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The boat passed Derek Jeter's house. Some people booed.
"We've just received a message from the Baltic," Capt. Troy Manthey narrated over a loudspeaker. "It reads, 'Have moderate variable winds, clear, fine weather since leaving.' Greek steamer Athenia reports passing icebergs and large quantities of ice today . . ."
It was time for the costume contest.
Rob Steinfeld and Dean Hanson hurried to the promenade deck, dressed in bathrobes and life jackets. Most people would have been sleeping when the ship hit the iceberg, they said. Their pajamas were more accurate. They stood between a bundle of top hats and feather plumes.
Rob and Dean lost to Tia Lipscomb, who rented a navy blue sailor dress from an Orlando costume shop and drove to Tampa with her boyfriend.
Her prize was two tickets on a Yacht StarShip cruise.
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James Cameron pitched 1997's Titanic as "Romeo and Juliet on a boat."
Gaggles of middle school girls and lovers on dates flocked to watch a first-class passenger fall in love with a third-class passenger. It was big and glamorous, with ornate gowns and sexy class war set to a tragic backdrop. It earned $1.8 billion.
A Titanic exhibition at the Florida International Museum in St. Petersburg drew 830,000 people the same year. Dan Mlotkowski, 51, was a volunteer docent. Now, he's selling his Titanic collection on craigslist — five pieces of Titanic coal, newspaper articles, an unopened poster, DVDs, lapel pins.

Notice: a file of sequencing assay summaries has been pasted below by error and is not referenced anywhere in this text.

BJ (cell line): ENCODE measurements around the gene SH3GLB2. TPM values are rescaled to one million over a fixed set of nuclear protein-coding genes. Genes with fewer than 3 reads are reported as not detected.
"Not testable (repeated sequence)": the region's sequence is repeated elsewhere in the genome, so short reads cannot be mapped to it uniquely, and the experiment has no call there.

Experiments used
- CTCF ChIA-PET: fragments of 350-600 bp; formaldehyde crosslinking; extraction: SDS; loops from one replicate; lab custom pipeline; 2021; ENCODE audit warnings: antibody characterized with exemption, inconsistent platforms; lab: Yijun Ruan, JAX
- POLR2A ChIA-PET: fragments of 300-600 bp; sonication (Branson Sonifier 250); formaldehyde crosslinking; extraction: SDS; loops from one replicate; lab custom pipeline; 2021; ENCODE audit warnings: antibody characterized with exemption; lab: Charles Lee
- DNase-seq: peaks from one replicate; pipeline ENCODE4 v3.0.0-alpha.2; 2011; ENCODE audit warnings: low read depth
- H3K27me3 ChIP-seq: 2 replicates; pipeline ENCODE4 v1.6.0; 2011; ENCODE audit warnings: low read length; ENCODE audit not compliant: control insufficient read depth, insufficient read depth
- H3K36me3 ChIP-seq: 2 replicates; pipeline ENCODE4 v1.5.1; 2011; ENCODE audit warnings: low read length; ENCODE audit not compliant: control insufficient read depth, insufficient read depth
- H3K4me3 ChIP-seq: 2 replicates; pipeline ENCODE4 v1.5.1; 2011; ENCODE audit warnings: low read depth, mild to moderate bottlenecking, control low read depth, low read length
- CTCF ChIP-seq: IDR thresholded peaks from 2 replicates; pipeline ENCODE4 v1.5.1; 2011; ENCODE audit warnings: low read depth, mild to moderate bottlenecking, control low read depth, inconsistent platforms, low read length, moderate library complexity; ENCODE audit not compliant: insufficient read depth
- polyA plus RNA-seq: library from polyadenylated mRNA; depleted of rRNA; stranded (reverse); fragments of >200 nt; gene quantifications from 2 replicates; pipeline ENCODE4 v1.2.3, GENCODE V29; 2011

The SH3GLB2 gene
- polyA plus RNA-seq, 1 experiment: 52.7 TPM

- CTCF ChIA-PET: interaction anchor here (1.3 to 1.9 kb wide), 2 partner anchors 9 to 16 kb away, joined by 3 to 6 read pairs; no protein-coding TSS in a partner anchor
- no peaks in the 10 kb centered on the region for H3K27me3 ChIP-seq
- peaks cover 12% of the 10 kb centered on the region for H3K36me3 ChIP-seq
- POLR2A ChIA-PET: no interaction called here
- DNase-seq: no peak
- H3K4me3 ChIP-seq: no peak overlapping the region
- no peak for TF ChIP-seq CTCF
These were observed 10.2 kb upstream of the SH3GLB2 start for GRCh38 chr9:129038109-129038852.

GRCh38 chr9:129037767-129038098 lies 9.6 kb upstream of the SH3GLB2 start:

The lust for Titanic was intense, he said, but most people were sincere. Dan can tell. He makes a living fixing up houses in the nude as NakeDan the Handyman.
"I understand cheesy," he said. "People would look at me and say, 'He's cheesy.' But I think the idea is to re-create, which is something we always try to do. Many people go back now to look at the cross-section of people that were there and how they behaved and say, 'Here's the nobility of man in the face of obvious death.' "
Given the chance, would everyone act the same today?
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"On Sunday, April 14, we had received five iceberg warnings, but I was not overly concerned," Randall E. Lindberg, a retired merchant marine captain playing Titanic Capt. E.J. Smith, read from prepared notes. "That evening, the night was uncommonly clear and dark, motionless and moonless."
Glasses clinked at the bar.
"Shhhhhhhhh," came from the crowd.
"The sea was calm and flat. Almost like glass."
When flares fired over the ship, Dante closed his eyes. A dinner cruise employee sang Celine Dion's My Heart Will Go On. She wore a blue "Heart of the Ocean" pendant from the movie, which sells for a few dollars on eBay.
Some people cried.
Some sipped drinks.
Some started to kiss.
The DJ played Wonderful Tonight and Brown Eyed Girl and the Cupid Shuffle. He finished with the Black Eyed Peas reassuring everyone that tonight was going to be a good, good night.
The guests grabbed souvenir pictures and filed onto dry land, past a little boy in a newsboy cap who handed them a New York Times front page. TITANIC SINKS FOUR HOURS AFTER HITTING ICEBERG. It listed survivors. MR. HARRY ANDERSON. MRS. ED W. APPLETON. MRS. ROSE ABBOTT . . .
They tucked the news into their handbags and drove away.
Stephanie Hayes can be reached at firstname.lastname@example.org or (727) 893-8857.